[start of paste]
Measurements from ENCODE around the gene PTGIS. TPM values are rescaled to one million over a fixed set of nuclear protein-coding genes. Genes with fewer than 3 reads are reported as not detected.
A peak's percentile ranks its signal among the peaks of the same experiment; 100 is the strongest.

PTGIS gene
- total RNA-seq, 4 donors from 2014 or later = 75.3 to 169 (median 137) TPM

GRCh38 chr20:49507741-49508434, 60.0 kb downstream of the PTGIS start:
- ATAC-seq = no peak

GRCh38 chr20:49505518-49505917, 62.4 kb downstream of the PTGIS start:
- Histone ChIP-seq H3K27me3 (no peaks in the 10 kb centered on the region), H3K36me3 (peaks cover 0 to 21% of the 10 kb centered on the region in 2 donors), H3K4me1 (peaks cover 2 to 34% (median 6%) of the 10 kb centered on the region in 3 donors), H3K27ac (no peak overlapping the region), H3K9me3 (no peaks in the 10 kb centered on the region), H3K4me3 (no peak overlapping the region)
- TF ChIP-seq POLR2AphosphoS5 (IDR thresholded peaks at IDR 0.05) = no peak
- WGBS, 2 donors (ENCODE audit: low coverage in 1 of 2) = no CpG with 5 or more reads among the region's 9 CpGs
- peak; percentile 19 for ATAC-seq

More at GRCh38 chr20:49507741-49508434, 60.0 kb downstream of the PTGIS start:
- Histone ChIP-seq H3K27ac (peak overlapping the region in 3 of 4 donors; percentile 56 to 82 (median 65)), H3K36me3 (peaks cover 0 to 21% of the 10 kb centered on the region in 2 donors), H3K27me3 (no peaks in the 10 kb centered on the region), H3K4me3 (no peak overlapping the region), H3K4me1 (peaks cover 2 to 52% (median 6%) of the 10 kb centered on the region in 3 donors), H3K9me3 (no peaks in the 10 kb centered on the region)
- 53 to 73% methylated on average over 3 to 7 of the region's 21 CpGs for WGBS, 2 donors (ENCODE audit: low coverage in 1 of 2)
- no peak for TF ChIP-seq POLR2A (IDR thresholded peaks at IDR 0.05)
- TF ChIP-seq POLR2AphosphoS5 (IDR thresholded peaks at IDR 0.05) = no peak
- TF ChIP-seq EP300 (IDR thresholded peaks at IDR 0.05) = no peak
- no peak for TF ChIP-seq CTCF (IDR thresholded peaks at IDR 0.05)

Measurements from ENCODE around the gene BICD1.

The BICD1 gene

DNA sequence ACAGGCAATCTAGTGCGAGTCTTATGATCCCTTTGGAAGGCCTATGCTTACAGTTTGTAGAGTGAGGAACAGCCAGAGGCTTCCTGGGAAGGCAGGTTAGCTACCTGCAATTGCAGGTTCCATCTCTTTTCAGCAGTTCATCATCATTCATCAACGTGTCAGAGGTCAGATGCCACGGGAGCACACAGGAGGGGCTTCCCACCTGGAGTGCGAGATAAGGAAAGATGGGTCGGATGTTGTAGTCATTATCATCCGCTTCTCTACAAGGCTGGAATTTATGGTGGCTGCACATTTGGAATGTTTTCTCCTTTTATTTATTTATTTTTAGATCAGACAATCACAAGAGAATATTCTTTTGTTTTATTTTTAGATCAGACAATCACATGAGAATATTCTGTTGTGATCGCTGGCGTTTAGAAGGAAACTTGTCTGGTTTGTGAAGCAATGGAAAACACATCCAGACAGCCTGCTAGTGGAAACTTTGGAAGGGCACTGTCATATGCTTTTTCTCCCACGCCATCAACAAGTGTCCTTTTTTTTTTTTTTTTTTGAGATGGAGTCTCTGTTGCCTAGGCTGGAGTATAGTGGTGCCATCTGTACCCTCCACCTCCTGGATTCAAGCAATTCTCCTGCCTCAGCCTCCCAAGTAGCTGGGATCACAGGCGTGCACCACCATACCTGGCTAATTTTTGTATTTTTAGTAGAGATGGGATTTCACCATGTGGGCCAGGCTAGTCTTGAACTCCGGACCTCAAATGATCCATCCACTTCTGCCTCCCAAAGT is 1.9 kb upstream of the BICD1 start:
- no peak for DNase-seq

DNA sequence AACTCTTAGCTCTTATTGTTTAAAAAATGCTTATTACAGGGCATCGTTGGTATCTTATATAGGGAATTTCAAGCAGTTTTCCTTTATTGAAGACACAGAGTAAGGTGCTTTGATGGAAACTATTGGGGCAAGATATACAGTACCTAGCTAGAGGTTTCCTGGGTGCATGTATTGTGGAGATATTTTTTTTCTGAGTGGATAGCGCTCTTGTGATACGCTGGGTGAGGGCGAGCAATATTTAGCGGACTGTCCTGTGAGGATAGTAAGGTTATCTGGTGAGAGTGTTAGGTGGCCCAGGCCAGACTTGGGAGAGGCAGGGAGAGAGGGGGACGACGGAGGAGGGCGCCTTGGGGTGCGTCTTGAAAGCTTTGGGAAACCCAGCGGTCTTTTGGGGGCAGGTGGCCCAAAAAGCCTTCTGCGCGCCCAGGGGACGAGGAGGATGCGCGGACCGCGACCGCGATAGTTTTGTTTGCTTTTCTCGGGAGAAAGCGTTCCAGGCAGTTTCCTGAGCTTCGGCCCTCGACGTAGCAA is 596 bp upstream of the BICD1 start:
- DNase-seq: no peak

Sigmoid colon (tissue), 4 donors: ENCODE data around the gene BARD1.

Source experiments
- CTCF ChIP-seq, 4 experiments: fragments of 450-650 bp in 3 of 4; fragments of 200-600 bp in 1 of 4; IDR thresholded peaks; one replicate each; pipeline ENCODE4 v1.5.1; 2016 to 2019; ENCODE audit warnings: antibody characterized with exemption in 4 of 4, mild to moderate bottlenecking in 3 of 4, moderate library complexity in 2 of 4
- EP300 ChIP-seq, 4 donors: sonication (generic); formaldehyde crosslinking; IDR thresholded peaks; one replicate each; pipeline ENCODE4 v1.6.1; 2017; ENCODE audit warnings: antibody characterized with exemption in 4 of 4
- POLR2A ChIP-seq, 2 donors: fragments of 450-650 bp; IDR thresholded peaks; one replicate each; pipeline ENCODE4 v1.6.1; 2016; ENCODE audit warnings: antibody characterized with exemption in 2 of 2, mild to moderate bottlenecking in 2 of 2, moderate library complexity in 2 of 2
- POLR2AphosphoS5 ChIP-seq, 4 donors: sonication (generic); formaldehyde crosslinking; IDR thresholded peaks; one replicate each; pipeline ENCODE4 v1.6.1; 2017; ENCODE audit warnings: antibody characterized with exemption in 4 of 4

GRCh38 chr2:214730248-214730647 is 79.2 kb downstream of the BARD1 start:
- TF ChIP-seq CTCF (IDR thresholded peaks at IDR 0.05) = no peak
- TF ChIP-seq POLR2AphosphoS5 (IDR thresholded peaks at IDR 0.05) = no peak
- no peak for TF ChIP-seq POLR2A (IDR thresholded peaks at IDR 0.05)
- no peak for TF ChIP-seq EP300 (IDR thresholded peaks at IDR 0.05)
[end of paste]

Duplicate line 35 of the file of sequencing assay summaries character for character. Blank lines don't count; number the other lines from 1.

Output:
- no peak for TF ChIP-seq EP300 (IDR thresholded peaks at IDR 0.05)